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A Modern Voice for Ancient Traditions

Riki Goldstein

There is something compelling in Habusha’s singing

Wednesday, February 06, 2019

 

 

M

oshe Habusha is a man with a gift — and a passion. As a child, born in 1961 into a family of Iraqi immigrants in Jerusalem’s Beis Yisrael neighborhood, he absorbed the ancient Iraqi traditions of prayer and paytanut from his grandfather, Chacham Gurji Yair, who was a prominent chazzan in Baghdad and then in Jerusalem. As a young boy, he became attracted to the surrounding Sephardic-Yerushalmi synagogues, whose liturgical traditions are based on both Syrian (“Halabi”) and Egyptian musical styles. “I would get up early to go hear the bakashot sung by the chazzanim at batei knesset in Shuk Habucharim, then go on to the Halabi synagogues in the Machaneh Yehudah neighborhood,” he recalls. [The “bakashot” service, in the predawn hours of Shabbos, is a long series of piyutim, sung throughout the Jewish communities of North Africa and the Middle East.]

Today, Moshe, who still lives in the Beis Yisrael neighborhood, is a popular chazzan, paytan, musician, and singer, with a large following across different Sephardic communities. He sees himself as one of those who are preserving the ancient art of traditional paytanut — Sephardic liturgical prayer — and passing on the skills and knowledge to a new generation. For years, Moshe taught this subject at Hebrew University’s Mount Scopus campus, where he counts among his protégés the singers Eviatar Banai and Berry Sakharof.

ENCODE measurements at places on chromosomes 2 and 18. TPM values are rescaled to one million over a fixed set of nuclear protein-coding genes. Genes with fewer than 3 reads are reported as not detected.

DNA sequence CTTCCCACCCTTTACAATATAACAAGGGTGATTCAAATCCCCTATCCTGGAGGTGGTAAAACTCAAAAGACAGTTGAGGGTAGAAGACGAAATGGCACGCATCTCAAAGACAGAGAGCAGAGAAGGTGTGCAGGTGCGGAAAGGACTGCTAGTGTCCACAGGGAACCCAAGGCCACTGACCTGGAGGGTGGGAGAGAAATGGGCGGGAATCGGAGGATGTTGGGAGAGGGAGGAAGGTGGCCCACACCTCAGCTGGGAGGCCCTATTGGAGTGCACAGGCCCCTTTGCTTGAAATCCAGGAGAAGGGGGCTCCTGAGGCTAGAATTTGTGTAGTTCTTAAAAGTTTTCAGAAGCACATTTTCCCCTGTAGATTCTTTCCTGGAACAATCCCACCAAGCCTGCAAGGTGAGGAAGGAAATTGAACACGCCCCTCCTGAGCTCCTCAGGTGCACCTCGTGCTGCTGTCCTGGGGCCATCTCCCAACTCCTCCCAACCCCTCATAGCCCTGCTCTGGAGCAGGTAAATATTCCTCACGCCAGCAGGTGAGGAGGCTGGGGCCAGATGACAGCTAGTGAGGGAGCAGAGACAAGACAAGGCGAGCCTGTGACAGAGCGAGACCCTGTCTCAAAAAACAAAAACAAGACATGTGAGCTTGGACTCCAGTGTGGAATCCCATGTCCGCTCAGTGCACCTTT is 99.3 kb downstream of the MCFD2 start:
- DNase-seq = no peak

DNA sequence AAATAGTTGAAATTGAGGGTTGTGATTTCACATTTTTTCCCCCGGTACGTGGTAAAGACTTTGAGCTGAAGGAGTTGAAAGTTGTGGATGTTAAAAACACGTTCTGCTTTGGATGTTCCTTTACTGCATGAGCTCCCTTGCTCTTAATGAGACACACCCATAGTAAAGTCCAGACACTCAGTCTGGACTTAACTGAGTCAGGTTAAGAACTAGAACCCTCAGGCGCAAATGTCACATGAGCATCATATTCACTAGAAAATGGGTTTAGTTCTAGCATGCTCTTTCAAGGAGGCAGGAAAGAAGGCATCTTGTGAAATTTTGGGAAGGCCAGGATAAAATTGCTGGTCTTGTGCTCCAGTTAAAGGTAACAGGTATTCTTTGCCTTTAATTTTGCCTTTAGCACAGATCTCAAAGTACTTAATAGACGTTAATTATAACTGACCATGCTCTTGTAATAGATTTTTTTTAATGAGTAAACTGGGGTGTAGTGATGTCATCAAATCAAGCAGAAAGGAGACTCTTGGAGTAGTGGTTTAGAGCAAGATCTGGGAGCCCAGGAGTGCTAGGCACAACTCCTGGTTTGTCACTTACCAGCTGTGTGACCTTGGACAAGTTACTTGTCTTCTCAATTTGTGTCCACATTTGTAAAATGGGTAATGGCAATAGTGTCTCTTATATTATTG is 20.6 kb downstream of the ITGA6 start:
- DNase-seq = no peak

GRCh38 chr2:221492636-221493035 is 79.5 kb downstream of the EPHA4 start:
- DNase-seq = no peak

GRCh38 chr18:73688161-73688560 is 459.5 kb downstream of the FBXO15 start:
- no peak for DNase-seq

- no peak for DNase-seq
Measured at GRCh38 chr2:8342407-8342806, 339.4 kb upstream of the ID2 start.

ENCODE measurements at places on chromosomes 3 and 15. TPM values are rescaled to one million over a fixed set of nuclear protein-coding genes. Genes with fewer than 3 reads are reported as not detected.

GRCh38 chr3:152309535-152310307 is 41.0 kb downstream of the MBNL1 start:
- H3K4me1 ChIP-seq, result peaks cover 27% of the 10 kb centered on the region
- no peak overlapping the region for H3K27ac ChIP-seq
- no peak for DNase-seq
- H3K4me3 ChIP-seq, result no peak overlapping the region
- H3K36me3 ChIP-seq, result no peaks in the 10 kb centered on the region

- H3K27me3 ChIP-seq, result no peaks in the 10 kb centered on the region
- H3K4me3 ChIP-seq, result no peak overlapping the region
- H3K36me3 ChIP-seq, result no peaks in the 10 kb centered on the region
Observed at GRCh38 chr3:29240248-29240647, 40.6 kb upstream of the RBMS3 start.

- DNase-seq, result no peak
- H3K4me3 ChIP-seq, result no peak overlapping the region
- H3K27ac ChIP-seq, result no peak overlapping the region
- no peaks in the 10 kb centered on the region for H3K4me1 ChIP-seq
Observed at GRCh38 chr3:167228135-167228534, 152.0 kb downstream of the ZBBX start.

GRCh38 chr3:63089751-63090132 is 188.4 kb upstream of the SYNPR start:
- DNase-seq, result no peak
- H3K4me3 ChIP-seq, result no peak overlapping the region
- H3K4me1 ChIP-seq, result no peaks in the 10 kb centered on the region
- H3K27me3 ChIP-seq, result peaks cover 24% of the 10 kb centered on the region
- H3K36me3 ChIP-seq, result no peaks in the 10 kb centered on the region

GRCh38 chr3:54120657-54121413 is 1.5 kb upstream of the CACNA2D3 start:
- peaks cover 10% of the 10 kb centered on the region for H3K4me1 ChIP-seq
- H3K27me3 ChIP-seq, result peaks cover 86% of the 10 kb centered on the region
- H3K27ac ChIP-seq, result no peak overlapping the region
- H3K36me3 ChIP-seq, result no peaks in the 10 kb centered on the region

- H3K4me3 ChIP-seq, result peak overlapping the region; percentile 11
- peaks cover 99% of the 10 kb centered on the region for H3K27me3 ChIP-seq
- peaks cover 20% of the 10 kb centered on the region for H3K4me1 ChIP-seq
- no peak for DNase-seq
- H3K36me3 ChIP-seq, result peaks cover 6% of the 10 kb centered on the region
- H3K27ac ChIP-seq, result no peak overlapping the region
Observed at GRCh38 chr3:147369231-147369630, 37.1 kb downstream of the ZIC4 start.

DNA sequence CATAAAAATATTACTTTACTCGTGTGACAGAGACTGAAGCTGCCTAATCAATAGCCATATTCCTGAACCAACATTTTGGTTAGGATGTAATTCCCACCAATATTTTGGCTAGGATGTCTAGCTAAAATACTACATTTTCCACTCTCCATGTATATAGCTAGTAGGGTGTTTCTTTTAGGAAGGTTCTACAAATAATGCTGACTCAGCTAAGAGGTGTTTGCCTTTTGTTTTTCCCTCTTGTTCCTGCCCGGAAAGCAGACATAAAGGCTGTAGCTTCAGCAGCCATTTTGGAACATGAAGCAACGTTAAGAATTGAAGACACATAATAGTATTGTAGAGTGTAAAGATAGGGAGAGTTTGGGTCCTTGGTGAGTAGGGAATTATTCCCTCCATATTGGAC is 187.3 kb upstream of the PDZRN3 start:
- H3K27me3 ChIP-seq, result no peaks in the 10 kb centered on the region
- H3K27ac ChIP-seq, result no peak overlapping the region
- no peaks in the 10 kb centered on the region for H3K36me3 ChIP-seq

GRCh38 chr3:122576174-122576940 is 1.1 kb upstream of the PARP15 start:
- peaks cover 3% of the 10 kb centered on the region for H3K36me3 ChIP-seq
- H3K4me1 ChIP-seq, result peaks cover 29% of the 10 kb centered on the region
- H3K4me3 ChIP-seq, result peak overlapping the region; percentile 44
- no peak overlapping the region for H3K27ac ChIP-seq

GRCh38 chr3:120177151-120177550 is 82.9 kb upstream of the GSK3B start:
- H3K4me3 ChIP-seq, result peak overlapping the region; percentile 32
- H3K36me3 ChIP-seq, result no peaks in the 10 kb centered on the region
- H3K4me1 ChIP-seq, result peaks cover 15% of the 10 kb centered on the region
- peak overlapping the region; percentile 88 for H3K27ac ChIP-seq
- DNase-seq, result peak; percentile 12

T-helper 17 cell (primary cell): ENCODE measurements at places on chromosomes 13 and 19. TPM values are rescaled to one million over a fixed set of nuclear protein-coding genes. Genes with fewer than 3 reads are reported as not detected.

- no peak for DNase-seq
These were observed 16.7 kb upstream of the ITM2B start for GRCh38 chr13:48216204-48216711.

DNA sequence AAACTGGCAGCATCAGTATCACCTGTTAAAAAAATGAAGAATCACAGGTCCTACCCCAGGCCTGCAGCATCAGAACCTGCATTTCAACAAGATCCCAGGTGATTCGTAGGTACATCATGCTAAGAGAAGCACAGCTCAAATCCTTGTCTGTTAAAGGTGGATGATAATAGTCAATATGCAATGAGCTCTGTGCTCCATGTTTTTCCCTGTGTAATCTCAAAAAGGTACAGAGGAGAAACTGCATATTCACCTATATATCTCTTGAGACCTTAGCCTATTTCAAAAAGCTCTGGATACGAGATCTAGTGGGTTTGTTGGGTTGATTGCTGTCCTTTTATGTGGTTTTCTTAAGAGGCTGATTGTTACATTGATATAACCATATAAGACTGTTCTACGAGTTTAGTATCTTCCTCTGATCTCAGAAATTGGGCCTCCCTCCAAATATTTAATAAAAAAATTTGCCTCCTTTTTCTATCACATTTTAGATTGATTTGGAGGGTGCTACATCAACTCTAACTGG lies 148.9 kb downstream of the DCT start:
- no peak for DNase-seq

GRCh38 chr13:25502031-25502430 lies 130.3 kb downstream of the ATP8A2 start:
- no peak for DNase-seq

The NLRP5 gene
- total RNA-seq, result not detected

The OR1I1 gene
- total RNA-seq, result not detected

“Even nonreligious musicians have an interest in studying paytanut, and there were many students,” he says. “Today, I’m still teaching. Boys from the Syrian community in Brooklyn who are learning in Mir come over to my house to learn authentic Sephardic chazzanut.”

Moshe’s music was beloved by Rav Ovadiah Yosef ztz”l, and he is proud to have performed before the Rishon L’Tzion many times. Nearly every night, Moshe plays and sings at Sephardic weddings; during Elul, he is busy leading Selichot services, at the Kosel and at batei knesset, including the minyan of Rishon L’Tzion Rav Yitzchak Yosef. Brooklyn’s Syrian Ahaba Ve Ahva  community have also summoned him to lead Selichot. 

Even to an uninitiated listener, there is something compelling in Habusha’s singing — the sustained notes, the rise and fall of his voice as he chants the ancient piyutim. His popularity is based not only on his extensive knowledge of the liturgical traditions, but on his perfect diction, melodic voice, and authentic Iraqi accent. 

Moshe is a violinist, but he’s typically associated with his other instrument, the oud, a pear-shaped traditional string instrument used in Middle Eastern music. He was the winner, and is now a judge, of the International Oud competition held in Haifa, where he competed against both Jewish and Muslim musicians. “My oud is never stored in its box,” he says. “I’m always playing it.”

Although Habusha is a staunch guardian of tradition, he is also known for singing popular Arabic songs with Hebrew lyrics. He explains that Jewish music has inevitably been influenced by the surrounding music and creative culture, so that even “Jewish” songs from places like Morocco, Syria, and Tunisia are often Hebrew lyrics set to versions of local melodies. 

“Decades ago, when I first began, we used to sing Arabic songs at even the most religious events,” he reminisces. “But today there has been an upsurge in Hebrew Sephardic song. Of course, the old, traditional tunes are still the favorites.”

(Originally featured in Mishpacha, Issue 747)

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